How to Investigate Animal Cruelty in NY State – A Manual of Procedures

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Hampton Animal Shelter, Inc., Appellant, v.

American Society for the Prevention of Cruelty to Animals et al., Respondents

169 APPELLATE DIVISION REPORTS, 2D SERIES, 703

MEMORANDA, Second Dept., January 1991

In an action to recover damages for the destruction by the defendants of animals owned by the plaintiff, the plaintiff appeals from an order of the Supreme Court, Suffolk County (Hand, J.), entered July 31, 1989, which denied its motion for summary judgment and for a hearing on the assessment of damages

Ordered that upon searching the record, the order is modified by adding thereto a provision granting the defendants summary judgment dismissing the complaint; as so modified, the order is affirmed, with costs to the defendants.

Agriculture and Markets Law § 374 (1) empowers any agent or officer of the American Society for the Prevention of Cruelty to Animals (hereinafter the ASPCA) to humanely destroy or cause to be humanely destroyed “any animal found abandoned and not properly cared for, or any lost, strayed, homeless or unwanted animal, if upon examination a licensed veterinary surgeon shall certify in writing, or if two reputable citizens called by him to view the same in his presence find that the animal is so maimed, diseased, disabled or infirm so as to be unfit for any useful purpose; or after such agent or officer has obtained in writing from the owner of such animal his consent to such destruction” (Agriculture and Markets Law § 374[1]).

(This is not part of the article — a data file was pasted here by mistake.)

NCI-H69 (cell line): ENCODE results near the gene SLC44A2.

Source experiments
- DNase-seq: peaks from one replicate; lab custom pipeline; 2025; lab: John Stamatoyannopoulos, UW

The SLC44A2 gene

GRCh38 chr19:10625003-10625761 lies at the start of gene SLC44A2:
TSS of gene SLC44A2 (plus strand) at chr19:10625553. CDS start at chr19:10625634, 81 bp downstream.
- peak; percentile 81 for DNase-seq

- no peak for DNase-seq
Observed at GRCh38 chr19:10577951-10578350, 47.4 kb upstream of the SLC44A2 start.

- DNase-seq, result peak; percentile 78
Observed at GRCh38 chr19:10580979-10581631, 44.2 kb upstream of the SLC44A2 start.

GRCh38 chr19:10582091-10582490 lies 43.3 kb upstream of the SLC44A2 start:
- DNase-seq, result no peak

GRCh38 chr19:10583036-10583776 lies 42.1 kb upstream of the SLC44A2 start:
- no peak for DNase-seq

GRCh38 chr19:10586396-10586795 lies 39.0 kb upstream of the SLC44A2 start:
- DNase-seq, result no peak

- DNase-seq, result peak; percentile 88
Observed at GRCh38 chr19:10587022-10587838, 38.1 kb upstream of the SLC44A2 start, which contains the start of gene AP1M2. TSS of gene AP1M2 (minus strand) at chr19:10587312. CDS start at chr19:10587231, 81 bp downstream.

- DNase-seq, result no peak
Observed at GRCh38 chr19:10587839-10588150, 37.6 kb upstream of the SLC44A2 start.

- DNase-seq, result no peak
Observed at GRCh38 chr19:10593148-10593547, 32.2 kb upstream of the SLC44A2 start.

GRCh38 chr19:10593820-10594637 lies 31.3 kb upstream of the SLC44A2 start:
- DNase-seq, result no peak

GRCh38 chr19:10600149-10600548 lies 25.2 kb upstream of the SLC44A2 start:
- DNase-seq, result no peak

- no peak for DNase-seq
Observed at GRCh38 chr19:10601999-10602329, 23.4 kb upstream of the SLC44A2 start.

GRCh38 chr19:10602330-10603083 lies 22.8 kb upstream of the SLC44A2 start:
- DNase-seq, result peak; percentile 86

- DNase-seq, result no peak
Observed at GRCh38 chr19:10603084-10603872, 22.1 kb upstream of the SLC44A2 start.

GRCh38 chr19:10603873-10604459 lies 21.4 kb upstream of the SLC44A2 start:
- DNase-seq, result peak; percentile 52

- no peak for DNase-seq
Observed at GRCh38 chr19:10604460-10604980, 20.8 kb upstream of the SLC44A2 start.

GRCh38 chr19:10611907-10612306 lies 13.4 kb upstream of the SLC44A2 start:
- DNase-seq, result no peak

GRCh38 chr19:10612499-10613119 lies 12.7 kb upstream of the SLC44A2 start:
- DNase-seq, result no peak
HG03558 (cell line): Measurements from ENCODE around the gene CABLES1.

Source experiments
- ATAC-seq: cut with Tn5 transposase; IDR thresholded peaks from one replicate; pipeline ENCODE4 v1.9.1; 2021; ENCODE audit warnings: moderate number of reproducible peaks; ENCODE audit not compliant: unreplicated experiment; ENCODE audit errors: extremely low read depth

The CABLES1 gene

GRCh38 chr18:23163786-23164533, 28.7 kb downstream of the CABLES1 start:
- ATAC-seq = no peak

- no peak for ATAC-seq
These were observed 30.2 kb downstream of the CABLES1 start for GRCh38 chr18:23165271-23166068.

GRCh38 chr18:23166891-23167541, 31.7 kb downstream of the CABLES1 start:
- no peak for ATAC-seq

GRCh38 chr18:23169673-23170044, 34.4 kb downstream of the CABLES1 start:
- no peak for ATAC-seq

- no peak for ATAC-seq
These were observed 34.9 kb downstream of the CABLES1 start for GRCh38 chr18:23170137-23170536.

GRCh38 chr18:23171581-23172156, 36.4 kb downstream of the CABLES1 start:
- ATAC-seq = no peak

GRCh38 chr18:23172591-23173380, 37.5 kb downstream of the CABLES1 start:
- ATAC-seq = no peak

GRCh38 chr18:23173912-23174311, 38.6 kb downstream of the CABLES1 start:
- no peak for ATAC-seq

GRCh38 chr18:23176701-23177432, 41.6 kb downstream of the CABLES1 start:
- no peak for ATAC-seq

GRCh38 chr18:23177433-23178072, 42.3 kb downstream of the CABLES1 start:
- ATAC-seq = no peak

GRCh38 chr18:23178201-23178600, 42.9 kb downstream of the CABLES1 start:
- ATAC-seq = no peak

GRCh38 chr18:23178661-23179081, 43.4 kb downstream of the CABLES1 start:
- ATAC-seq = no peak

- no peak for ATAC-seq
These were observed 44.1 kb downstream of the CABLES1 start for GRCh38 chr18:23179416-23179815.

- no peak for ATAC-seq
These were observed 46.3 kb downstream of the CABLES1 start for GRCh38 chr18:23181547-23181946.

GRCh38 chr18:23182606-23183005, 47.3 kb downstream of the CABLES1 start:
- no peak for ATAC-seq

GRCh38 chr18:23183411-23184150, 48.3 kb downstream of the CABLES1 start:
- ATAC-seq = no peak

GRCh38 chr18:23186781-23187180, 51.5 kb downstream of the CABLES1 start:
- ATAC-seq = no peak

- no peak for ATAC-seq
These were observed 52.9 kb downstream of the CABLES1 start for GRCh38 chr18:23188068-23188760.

By order dated October 29, 1984, the Supreme Court, Suffolk County (Gerard, J.), granted the defendants’ ex parte application to permit duly-licensed veterinarians and animal health technicians, as well as any necessary support personnel, to enter the plaintiff’s premises for the purposes of conducting further examinations and seizing and/or euthanizing those animals which are, in the veterinarian’s discretion, “so maimed, diseased, disabled or infirm so as to be unfit for any useful purpose.”

The defendants’ conduct in entering the plaintiff’s premises and humanely euthanizing numerous dogs, cats and farm animals was clearly taken under authority of the order dated October 29, 1984. In light of the affidavits of the veterinarians and animal health technicians who were present during the time in question and the inhumane conditions depicted in the photographs submitted by the defendants, the plaintiff’s contention that all of the animals on its premises were wanted and that none were abandoned is incredible. Accordingly, the plaintiff’s action for compensatory and punitive damages for the wrongful destruction of its property is dismissed, with prejudice. Thompson, J.P., Kunzeman, Lawrence and O’Brien, JJ., concur.

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